Arc, tuition isn’t paid because most people have many luxuries (there is no need to live within the boundaries of Boro Park for example when you can save a few hundred a month by moving 1/2 mile away – that’s a luxury). Reduce luxuries, more money would come in, less scholarships needed, better financial situation for everyone. Children get report cards. Viola!October 12, 2010 3:28 pm at 3:28 pm #701394Ben TorahParticipant
SJS – question for you:
Suppose in 6 years both you and your spouse are, G-d forbid, out of work. You have 2 or 3 children in school. Tuition is $20,000+. Income is zero (or close to it.)
Does your views change? Will you accept a tuition break? Is it acceptable for you to be able to defer paying tuition?October 12, 2010 3:33 pm at 3:33 pm #701395
Ben Torah, you misunderstand what I’m saying.
When someone is going through a rough time, we should help them AND BE ABLE TO HELP THEM. Someone in a perpetual state of “poor” for making bad choices, deserves help but not in money form. In the form of help of how to spend less and do with less.
If my husband and I were out of work, we would probably pull our kids out of school and homeschool in the duration. We would also try to move in with family and rent out our house to minimize expenses. We would sell our possesions. We aren’t “too proud” to do these things.October 12, 2010 3:36 pm at 3:36 pm #701396
You can’t compare what you went through to what is happening now. Generations have changed and the expectations are different. The blame rests not only on the parents but yeshiva education as well. When bochrim expect/demand to be supported and girls are taught that they must marry a kollel guy, why should their standard of living be less than what they are used to? The luxury of 20 years ago is a necessity now, that is just the way it works. air conditioning, a car, takeout/prepared foods, aluminum pans, human hair sheitels, are they luxury or necessities? Depends who you ask and what generation they are from. Why should someone give up on luxaries when they are doing what was brainwashed into them in school? There was no mention of having to do without during the brainwashing.October 12, 2010 3:39 pm at 3:39 pm #701397Ben TorahParticipant
rescue – no school I know brainwashed anyone into thinking human hair sheitels, takeout, or air conditioning are necessities. Perhaps someone did. But not the schools.October 12, 2010 3:40 pm at 3:40 pm #701398says whoMember
So you suggest that every jew that is on scholarship should pick up their family and move to the cheapest rental. People and family are not ROBOTS. Imagine every time someone goes through a money crisis they have to move.October 12, 2010 3:42 pm at 3:42 pm #701399
Why are you revolving the world around brooklyn? choosing a community that you want to live in isnt a luxury.October 12, 2010 3:45 pm at 3:45 pm #701400WIYMember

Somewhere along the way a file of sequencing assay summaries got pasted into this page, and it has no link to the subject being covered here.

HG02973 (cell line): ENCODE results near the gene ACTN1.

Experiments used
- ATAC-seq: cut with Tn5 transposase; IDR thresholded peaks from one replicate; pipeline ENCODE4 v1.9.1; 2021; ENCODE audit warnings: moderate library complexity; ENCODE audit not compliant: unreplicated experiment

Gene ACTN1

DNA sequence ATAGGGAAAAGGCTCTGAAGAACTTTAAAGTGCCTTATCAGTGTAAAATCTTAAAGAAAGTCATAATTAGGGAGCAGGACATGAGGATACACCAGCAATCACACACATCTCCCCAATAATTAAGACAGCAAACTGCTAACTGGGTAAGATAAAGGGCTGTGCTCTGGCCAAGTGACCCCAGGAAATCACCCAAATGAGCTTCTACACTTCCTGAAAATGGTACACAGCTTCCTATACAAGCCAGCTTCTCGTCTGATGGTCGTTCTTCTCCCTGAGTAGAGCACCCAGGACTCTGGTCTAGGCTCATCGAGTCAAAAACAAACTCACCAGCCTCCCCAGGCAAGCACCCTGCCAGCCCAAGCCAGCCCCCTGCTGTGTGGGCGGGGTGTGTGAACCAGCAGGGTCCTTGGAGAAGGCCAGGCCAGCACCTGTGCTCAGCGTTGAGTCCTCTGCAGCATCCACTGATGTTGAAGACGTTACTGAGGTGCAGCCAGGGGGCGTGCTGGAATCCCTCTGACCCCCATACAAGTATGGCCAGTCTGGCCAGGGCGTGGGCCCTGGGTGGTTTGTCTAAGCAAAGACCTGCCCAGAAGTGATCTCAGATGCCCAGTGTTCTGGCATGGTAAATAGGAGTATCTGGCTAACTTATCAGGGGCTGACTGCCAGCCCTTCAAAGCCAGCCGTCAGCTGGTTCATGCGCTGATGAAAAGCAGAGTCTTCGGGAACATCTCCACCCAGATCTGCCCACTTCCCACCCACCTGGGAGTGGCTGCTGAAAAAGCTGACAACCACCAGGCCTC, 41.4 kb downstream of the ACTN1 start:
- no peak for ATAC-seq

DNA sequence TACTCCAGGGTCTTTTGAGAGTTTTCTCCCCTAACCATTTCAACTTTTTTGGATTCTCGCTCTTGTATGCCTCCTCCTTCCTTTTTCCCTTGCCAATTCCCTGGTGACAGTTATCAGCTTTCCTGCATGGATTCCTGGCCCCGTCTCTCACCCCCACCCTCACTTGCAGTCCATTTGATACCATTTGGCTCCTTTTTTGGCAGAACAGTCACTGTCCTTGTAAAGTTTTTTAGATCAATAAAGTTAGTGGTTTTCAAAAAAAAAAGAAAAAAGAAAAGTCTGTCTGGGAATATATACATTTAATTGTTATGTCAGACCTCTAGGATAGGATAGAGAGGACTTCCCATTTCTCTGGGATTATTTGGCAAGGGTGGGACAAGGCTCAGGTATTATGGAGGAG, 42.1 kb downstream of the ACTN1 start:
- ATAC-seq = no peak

QUESTION TO ALL
Is the report card really the childs? Isn’t it for the parents to see how the kid is doing and then to keep (as nachas or sentimental value)?
Most kids don’t care about the physical report card all that much, that’s why the parents are being punished when it is withheld.October 12, 2010 3:51 pm at 3:51 pm #701401
the kids care, most kids want to see their work quantified.
also most schools that dont give report cards withhold the transcripts as well.October 12, 2010 3:56 pm at 3:56 pm #701402
“Most kids don’t care about the physical report card all that much”
WIY- i disagree. Kids that are concious of their marks and try hard do like to see it. It also gives them a boost to see their hard work pay off. This thread was started because a child did not receive his report card and just doesn’t want to try hard again for this yr. because he didn’t get to see his previous results. my heart really goes out to this child because obviously for HIM and im sure others it make a difference when something is witheld. In addition it is also embarrasing as classmates discuss their marks (typical human nature fore kids even though its not so smart) and you are left out because of s/t you can’t control.October 12, 2010 4:01 pm at 4:01 pm #701403
I’m not talking about someone losing their job and needed a leg up every once in a while. If you are perpetually on scholarship, that means you can’t afford your current lifestyle.
Whatever community you are in, there is generally a cheaper option farther away. Even if it means walking 2 miles to shul on Shabbos. I know people who have done that.October 12, 2010 4:14 pm at 4:14 pm #701404
moving is expensive and 2 miles from a jewish community is very far. many frum people want to live in a frum city because the environment is more conducive to a torah lifestyle.
In my opinion living in a frum neighborhood isnt a luxury and most schools probably agree with that.October 12, 2010 4:26 pm at 4:26 pm #701405
Moving cost will be recovered in a short span of time.
Sure, 2 miles is far. But doable. 100% doable. Is a yeshiva education more valuable than being far from shul?
This is what I mean. No one wants to prioritize their money. Schools come LAST. So no, I don’t really feel bad for the family that doesn’t get a report card or transcripts because they haven’t paid up.October 12, 2010 4:29 pm at 4:29 pm #701406YW Moderator-80Member
So no, I don’t really feel bad for the family that doesn’t get a report card or transcripts because they haven’t paid up.
its amazing how you know all the circumstances of these families and can judge them so convincingly